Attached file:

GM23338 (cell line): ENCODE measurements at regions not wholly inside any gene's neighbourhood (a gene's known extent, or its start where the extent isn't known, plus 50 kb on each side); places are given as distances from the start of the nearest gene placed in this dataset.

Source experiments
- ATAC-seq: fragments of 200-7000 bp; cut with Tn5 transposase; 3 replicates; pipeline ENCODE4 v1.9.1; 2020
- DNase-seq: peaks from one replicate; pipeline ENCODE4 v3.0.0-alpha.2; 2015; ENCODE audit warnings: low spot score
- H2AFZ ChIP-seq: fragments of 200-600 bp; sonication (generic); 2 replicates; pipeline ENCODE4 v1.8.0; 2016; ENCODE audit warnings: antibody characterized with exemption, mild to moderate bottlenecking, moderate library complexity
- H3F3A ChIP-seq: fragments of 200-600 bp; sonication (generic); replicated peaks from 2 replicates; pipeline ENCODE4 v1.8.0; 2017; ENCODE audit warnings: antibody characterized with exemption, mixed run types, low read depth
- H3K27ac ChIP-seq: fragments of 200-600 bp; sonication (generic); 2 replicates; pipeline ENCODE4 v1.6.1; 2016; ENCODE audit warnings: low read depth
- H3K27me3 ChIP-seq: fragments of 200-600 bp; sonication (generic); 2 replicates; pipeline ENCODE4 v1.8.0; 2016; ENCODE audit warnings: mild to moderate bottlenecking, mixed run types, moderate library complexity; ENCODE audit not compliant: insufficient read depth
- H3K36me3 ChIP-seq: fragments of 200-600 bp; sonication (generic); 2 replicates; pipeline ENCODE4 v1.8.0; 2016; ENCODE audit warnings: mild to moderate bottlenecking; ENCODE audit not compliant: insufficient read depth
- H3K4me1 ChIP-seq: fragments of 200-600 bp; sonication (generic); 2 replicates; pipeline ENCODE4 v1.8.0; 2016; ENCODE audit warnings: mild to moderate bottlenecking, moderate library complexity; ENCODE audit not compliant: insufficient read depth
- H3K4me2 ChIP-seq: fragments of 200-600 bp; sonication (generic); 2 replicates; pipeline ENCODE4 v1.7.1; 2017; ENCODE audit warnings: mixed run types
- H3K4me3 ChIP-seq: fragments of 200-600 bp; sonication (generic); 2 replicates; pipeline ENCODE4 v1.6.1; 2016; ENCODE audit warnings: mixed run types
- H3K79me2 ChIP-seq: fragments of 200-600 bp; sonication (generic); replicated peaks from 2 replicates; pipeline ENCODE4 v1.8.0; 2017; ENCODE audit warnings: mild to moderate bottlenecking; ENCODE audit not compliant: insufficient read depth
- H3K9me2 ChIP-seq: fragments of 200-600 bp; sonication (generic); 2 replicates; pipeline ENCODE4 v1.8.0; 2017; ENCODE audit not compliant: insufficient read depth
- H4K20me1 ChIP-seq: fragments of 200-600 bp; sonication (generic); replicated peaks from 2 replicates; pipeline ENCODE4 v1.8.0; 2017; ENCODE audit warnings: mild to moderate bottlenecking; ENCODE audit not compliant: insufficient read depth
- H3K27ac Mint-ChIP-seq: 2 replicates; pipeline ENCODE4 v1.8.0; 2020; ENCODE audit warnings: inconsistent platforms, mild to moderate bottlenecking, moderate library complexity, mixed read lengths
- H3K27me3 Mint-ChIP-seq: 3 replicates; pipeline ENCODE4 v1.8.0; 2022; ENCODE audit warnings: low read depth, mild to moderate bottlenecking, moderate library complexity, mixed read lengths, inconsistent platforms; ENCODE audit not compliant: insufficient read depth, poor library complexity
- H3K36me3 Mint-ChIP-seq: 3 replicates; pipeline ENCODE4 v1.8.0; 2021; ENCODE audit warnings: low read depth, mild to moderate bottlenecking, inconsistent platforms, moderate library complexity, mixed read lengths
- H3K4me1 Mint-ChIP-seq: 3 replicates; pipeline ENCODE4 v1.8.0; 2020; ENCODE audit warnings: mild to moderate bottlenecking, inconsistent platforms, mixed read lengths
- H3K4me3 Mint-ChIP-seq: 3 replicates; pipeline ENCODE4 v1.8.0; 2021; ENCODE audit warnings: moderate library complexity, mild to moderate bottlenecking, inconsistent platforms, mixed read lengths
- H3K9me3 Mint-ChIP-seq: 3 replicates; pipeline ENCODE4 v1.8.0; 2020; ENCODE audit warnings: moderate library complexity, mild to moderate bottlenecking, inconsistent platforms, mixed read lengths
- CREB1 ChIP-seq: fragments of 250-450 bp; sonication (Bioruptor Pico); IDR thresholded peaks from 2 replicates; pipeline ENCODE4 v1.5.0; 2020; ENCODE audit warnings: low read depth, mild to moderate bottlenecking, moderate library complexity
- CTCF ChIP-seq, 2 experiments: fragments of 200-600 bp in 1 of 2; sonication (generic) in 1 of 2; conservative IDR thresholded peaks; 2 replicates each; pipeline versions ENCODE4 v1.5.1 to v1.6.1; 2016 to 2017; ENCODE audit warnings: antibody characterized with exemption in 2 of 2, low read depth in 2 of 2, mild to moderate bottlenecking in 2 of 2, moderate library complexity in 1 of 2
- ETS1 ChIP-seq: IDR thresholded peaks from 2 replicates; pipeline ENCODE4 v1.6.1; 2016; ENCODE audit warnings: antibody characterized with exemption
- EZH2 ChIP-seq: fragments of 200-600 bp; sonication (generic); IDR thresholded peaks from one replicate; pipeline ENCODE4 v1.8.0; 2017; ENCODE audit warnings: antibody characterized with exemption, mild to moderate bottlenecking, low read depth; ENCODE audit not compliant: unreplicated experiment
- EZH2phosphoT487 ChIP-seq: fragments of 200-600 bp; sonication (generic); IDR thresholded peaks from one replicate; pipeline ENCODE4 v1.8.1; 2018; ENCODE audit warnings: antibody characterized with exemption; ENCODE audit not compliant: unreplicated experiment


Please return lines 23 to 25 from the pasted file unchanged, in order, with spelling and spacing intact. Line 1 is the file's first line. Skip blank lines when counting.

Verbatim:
- CTCF ChIP-seq, 2 experiments: fragments of 200-600 bp in 1 of 2; sonication (generic) in 1 of 2; conservative IDR thresholded peaks; 2 replicates each; pipeline versions ENCODE4 v1.5.1 to v1.6.1; 2016 to 2017; ENCODE audit warnings: antibody characterized with exemption in 2 of 2, low read depth in 2 of 2, mild to moderate bottlenecking in 2 of 2, moderate library complexity in 1 of 2
- ETS1 ChIP-seq: IDR thresholded peaks from 2 replicates; pipeline ENCODE4 v1.6.1; 2016; ENCODE audit warnings: antibody characterized with exemption
- EZH2 ChIP-seq: fragments of 200-600 bp; sonication (generic); IDR thresholded peaks from one replicate; pipeline ENCODE4 v1.8.0; 2017; ENCODE audit warnings: antibody characterized with exemption, mild to moderate bottlenecking, low read depth; ENCODE audit not compliant: unreplicated experiment